Finally the last leg of my Japan travel diary!
I’ll keep this short, just like how our day trip to Kyoto was. We took the train out from Osaka early on a Monday morning with no booked tours or anything, it was another choose your own adventure day.
Since we didn’t have enough time to see all of Kyoto, we decided to just thoroughly explore the famous Fushimi Inari-taisha Shrine and Mt. Inari Trail. Like the tourists that we are, we spent the day
struggling gracefully climbing the mountain steps and trying to get the perfect shot with the iconic orange torii gates.
The torii gates are said to represent the transition from “the profane to the sacred.” And in fact, there’s no better way to explain the experience of Kyoto. Something about the atmosphere at Fushimi-Inari felt so inherently sacred, peaceful, and wise. The base of the mountain was crowded to the brim with other tourists, but the further along we walked, the less people we encountered.
I was in for a surprise when I found out the trail would take us around 2 hours from the base to the peak and back. I was definitely not ready to climb a mountain that day and there was a point when I wholeheartedly wanted to turn back. But we were already about a quarter of the way through, so we kept on. It was a true test of patience. Instead, surrounded by nature and the lack of Wifi signal, we all got the real chance to reflect and be in the moment.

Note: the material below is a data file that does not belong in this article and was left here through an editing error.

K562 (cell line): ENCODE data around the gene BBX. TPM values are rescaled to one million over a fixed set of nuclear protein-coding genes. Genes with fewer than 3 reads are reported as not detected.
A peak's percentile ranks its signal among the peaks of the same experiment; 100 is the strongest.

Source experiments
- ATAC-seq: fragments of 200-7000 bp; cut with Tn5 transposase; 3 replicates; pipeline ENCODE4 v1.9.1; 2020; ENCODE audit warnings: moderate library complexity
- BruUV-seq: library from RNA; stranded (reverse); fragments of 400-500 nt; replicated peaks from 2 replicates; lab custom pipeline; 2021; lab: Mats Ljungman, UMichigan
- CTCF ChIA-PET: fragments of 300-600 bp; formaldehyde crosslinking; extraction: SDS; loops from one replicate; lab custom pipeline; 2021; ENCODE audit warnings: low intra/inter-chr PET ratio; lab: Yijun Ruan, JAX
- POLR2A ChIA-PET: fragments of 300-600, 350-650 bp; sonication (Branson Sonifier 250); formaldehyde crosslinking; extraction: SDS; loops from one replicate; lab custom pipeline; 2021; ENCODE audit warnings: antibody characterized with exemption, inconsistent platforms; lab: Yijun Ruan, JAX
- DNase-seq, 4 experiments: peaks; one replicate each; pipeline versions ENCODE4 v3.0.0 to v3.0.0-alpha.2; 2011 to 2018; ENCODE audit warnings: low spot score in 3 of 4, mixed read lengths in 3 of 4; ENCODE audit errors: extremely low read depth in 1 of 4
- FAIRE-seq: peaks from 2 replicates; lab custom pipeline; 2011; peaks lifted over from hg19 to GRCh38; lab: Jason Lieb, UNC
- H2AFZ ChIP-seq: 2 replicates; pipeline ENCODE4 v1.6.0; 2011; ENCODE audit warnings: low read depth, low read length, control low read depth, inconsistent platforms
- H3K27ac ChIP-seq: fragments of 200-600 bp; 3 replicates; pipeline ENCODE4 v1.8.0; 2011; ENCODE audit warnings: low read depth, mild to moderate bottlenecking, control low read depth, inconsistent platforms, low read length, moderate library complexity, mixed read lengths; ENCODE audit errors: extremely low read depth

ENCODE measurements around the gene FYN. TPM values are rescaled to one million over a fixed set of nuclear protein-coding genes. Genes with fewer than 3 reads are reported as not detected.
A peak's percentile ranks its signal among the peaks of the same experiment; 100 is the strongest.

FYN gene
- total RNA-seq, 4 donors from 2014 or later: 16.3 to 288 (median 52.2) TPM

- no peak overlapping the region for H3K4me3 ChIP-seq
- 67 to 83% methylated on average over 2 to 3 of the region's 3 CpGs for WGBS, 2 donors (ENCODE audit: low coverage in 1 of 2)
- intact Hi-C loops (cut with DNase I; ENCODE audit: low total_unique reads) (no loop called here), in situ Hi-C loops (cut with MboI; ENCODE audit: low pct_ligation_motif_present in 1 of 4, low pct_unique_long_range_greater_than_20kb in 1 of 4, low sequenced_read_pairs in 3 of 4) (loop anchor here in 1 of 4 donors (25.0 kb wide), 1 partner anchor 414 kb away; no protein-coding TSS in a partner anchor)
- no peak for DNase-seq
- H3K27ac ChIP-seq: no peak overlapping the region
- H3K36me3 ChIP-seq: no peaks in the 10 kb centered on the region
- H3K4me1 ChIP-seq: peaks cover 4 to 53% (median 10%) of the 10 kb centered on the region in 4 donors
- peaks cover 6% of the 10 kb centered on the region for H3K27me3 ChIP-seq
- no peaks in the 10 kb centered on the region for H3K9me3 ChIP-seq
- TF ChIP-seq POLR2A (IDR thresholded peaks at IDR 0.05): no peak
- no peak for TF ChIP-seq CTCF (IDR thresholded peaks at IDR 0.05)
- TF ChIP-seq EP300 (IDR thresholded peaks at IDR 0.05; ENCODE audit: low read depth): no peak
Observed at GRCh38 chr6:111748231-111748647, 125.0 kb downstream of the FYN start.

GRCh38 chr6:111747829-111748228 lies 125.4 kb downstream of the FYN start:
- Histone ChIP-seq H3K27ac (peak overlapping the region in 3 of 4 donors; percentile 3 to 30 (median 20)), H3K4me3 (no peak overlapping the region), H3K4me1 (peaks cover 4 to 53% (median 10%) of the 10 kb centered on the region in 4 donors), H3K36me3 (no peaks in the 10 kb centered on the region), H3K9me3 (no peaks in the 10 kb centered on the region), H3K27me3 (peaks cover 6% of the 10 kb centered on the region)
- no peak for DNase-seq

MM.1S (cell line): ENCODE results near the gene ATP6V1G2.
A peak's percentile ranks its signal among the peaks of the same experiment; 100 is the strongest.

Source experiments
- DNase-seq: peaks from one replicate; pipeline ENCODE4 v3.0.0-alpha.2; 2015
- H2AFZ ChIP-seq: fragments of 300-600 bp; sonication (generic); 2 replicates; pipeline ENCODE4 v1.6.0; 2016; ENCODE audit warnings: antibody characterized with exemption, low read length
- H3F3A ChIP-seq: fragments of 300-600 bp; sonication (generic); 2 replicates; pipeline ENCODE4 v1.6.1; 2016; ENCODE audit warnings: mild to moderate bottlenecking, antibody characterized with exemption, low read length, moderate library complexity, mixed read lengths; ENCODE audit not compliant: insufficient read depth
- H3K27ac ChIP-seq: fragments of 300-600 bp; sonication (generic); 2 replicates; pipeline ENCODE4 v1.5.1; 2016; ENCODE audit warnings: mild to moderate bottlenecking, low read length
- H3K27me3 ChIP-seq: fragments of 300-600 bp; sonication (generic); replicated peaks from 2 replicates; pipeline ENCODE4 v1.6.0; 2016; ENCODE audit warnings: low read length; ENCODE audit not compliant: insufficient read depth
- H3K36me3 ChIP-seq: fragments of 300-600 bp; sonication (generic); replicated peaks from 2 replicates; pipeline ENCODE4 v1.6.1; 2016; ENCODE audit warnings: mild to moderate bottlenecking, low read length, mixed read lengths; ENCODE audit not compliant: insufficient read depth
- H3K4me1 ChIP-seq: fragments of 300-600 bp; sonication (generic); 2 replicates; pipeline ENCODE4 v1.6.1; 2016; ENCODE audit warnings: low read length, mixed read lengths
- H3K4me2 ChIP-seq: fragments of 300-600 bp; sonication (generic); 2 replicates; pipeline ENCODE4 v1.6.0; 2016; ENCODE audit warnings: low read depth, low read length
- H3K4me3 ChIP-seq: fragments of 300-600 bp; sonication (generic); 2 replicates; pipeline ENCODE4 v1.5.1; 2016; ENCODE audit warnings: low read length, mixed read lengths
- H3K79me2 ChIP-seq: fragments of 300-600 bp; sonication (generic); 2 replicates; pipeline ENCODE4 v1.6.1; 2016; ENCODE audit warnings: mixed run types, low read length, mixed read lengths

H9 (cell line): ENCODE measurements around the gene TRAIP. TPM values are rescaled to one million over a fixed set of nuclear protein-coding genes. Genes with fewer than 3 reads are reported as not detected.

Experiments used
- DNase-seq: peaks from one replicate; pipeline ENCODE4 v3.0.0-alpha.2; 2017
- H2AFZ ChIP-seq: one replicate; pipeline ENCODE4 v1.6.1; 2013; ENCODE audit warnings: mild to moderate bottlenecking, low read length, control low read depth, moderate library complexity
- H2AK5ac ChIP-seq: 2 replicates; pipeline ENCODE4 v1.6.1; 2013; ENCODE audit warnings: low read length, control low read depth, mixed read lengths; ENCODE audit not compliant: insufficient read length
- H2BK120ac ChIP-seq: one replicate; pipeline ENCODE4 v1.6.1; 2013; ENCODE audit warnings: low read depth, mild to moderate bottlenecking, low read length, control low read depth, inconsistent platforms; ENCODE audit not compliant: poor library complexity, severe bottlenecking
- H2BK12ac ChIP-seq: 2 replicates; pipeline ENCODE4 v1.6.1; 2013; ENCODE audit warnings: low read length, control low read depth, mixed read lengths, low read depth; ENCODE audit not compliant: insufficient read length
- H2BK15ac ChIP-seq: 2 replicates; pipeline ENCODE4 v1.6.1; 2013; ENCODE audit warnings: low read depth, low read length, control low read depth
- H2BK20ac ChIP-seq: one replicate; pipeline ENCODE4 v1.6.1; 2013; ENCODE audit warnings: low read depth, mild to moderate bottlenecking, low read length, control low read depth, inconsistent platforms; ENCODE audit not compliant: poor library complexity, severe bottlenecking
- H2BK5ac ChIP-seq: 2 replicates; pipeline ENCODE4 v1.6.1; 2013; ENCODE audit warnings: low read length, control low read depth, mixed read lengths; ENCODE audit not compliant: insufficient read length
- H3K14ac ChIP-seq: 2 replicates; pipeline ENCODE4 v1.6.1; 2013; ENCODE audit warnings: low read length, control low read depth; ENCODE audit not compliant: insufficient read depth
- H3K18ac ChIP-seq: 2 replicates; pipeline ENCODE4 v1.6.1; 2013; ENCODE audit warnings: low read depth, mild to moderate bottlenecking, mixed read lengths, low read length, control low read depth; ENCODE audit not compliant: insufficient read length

We always want to arrive at that perfect moment, that perfect photograph, that perfect something. But if there’s anything I learned that day, it’s that we don’t always need to arrive at the perfect moment. There is perfection in every moment, but only if we are present enough to receive it. If we’re too busy searching for perfect, we miss the gift of now.
That day in Kyoto, we chose our own adventure and as usual our day unraveled differently from what we expected. Looking back, what really matters isn’t so much how perfectly our expectations were met, but how we met each imperfect moment with eagerness and the gift of our presence.
Because sometimes, life moves so fast we cannot help but delay reflection until after the fact. Details may fade but I believe the essence of the experience will always survive. Nonetheless, we must try our best to capture the meaning in our days, for they are as fleeting as the moments that slip us by.